Why should meat and poultry be lean or low-fat?

Saturated fats

  • Diets that are high in saturated fats raise “bad” cholesterol levels in the blood. The “bad” cholesterol is called LDL (low-density lipoprotein) cholesterol. High LDL cholesterol, in turn, increases the risk for coronary heart disease. 
  • Some food choices in the protein food group are high in saturated fat. These include fatty cuts of beef, pork, and lamb; regular (75% to 85% lean) ground beef; regular sausages, hot dogs, and bacon; some luncheon meats such as regular bologna and salami; and some poultry, such as duck. To help keep blood cholesterol levels healthy, limit the amount of these foods you eat.


  • Diets that are high in cholesterol can raise LDL cholesterol levels in the blood.
  • Cholesterol is only found in foods from animal sources. Some foods from this group are high in cholesterol. These include egg yolks (egg whites are cholesterol-free) and organ meats such as liver and giblets. To help keep blood cholesterol levels healthy, limit the amount of these foods you eat.


  • A high intake of fats makes it difficult to avoid consuming more calories than are needed which can cause excessive weight gain.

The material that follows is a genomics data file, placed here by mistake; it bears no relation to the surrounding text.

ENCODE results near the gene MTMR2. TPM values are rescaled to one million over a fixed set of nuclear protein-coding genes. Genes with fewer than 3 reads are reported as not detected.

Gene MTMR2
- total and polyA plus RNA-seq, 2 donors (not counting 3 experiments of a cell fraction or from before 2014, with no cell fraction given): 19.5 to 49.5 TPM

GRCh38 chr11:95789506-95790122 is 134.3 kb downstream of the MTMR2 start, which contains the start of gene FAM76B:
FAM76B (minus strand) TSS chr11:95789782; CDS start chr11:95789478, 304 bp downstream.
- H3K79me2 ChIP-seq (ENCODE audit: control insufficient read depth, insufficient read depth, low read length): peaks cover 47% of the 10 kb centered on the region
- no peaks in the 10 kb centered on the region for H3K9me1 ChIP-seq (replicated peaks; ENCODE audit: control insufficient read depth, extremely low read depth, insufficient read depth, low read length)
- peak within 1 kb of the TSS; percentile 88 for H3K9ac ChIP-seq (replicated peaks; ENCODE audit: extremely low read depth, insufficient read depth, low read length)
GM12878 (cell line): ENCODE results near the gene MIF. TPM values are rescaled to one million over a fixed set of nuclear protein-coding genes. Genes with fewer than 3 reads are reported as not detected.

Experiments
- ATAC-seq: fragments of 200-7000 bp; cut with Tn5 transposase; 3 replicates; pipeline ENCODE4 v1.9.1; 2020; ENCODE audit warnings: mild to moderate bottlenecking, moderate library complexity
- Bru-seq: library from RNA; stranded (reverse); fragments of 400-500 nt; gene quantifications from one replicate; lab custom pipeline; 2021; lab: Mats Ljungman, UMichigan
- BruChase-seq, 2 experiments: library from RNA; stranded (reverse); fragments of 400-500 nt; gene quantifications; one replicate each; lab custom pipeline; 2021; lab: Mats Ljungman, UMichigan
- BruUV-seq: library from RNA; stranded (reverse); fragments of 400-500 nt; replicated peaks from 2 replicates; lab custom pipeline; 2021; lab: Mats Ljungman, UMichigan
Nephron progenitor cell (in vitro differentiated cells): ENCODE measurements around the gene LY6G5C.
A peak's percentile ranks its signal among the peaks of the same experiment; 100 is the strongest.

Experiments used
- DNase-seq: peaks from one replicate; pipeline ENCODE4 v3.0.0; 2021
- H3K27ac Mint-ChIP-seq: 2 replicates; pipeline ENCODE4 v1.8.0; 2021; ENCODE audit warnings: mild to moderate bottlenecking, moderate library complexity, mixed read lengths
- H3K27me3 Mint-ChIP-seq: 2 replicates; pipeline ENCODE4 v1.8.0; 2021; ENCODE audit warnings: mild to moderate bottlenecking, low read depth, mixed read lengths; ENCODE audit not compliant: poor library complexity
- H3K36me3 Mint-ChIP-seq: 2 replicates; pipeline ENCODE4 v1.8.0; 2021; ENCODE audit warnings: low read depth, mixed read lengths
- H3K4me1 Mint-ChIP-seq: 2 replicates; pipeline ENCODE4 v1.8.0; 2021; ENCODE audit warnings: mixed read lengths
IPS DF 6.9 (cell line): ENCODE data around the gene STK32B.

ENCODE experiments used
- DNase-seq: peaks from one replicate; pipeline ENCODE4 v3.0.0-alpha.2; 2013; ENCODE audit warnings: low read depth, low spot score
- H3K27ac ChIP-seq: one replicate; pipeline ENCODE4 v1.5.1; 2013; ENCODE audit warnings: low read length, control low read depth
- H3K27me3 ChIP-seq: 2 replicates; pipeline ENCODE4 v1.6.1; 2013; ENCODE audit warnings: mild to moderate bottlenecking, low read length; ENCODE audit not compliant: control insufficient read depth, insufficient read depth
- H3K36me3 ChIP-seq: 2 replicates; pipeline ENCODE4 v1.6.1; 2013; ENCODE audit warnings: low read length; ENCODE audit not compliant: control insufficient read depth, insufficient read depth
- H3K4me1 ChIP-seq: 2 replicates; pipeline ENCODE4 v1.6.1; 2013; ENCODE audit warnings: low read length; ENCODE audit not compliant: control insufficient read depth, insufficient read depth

Why is it important to eat 8 ounces of seafood per week?

Seafood contains a range of nutrients, notably the omega-3 fatty acids, EPA and DHA. Eating about 8 ounces per week of a variety of seafood contributes to the prevention of heart disease. Smaller amounts of seafood are recommended for young children.

Seafood varieties that are commonly consumed in the United States that are higher in EPA and DHA and lower in mercury include:

  • Salmon
  • Anchovies
  • Herring
  • Sardines
  • Pacific oysters
  • Trout
  • Atlantic and Pacific mackerel (not king mackerel, which is high in mercury)

The health benefits from consuming seafood outweigh the health risks associated with mercury, a heavy metal found in seafood in varying levels.

This post was last updated on January 13th, 2022 at 4:02 PM